Economist eyes BSP rate adjustment by mid-2022

Philippine News Agency

July 6, 2021

NG Bank Manila chief economist Nicholas Mapa

MANILA – An economist forecasts the Bangko Sentral ng Pilipinas (BSP) to keep key rates steady to still help lift the domestic economy from the impact of the pandemic, and sees a possible rate adjustment by mid-2022.

This, as inflation remains elevated amid the deceleration last June to 4.1 percent from 4.5 percent in the previous three months.

The average inflation to date stood at 4.4 percent, still over the 2-4 percent target band of the government until 2023.

Nicholas Mapa, ING Bank Manila senior economist, cited BSP Governor Benjamin Diokno’s statement of monetary authorities’ willingness to keep the accommodative stance for at least another year to help in the economic recovery.

“BSP has looked past the six-month inflation target breach citing the need to deliver stimulus at a time of economic struggle and stalling inflation will relieve some pressure on the central bank to hike policy rates to combat inflation,” he said.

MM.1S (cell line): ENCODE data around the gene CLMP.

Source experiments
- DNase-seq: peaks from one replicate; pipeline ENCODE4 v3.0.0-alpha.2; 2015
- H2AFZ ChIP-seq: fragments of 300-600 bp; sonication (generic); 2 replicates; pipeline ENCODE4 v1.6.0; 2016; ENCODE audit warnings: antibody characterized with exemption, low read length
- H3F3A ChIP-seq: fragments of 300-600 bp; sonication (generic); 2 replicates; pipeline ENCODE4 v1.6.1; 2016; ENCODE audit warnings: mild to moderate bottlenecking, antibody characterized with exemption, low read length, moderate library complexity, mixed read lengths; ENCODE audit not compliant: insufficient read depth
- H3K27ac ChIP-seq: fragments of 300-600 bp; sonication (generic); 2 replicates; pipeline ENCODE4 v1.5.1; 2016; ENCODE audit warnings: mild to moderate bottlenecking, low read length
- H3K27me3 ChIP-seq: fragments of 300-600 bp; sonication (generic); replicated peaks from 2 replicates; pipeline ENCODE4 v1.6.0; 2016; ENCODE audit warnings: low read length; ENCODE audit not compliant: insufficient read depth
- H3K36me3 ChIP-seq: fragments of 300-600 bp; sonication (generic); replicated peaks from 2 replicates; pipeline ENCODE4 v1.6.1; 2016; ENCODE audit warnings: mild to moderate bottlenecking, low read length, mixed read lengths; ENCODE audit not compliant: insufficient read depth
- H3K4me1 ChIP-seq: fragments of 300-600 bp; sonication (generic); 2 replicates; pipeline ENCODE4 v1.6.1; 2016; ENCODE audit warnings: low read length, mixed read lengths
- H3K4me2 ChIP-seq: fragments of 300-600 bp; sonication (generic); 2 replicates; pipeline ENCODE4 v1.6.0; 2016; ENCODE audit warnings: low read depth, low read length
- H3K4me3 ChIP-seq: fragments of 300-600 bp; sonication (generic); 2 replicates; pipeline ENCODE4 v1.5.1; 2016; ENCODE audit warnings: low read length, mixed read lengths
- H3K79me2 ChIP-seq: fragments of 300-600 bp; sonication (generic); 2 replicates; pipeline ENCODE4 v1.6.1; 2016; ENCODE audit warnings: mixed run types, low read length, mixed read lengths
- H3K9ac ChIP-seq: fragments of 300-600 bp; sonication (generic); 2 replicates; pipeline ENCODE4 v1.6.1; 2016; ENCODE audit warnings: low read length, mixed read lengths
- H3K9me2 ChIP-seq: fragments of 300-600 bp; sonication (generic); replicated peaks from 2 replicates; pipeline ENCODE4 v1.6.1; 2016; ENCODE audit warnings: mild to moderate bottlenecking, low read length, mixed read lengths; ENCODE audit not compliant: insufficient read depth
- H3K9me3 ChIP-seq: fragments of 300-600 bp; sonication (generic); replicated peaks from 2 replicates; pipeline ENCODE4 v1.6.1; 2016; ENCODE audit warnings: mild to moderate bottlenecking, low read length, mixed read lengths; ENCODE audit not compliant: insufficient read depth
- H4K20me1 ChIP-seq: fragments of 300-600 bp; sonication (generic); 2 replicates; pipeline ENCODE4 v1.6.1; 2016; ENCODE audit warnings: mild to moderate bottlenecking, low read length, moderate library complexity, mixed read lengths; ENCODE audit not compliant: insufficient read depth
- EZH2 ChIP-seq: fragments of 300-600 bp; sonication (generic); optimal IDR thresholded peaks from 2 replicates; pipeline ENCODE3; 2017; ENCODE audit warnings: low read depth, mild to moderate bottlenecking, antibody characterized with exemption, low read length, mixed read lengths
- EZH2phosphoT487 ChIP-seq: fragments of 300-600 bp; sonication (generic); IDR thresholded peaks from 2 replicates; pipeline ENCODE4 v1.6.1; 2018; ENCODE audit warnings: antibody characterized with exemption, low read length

The rate of price increases breached the target band last January when it accelerated to 4.2 percent and further rose to 4.7 percent the following month.

“With price pressures fading, we expect inflation to decelerate in the second half of the year as meat prices normalize with authorities allowing higher import volume for the commodity,” Mapa said.

He also expects the impact of the social distancing measures on transport cost and other services to fade in the coming months “offsetting a projected acceleration in utility and fuel costs given the surge in global oil prices.”

“With inflation set to glide back within target, we expect BSP to retain policy rates at 2 percent for the balance of 2021 and only consider adjusting policy by mid-2022,” he added.

The BSP’s policy-making Monetary Board slashed the central bank’s key policy rate by a total of 200 basis points last year to help buoy the domestic economy from the impact of the virus-induced pandemic.

It also cut banks’ reserve requirement ratio by as much as 200 basis points to make sure that banks have the liquidity to increase borrowing and ensure robust domestic economic activities. (PNA)

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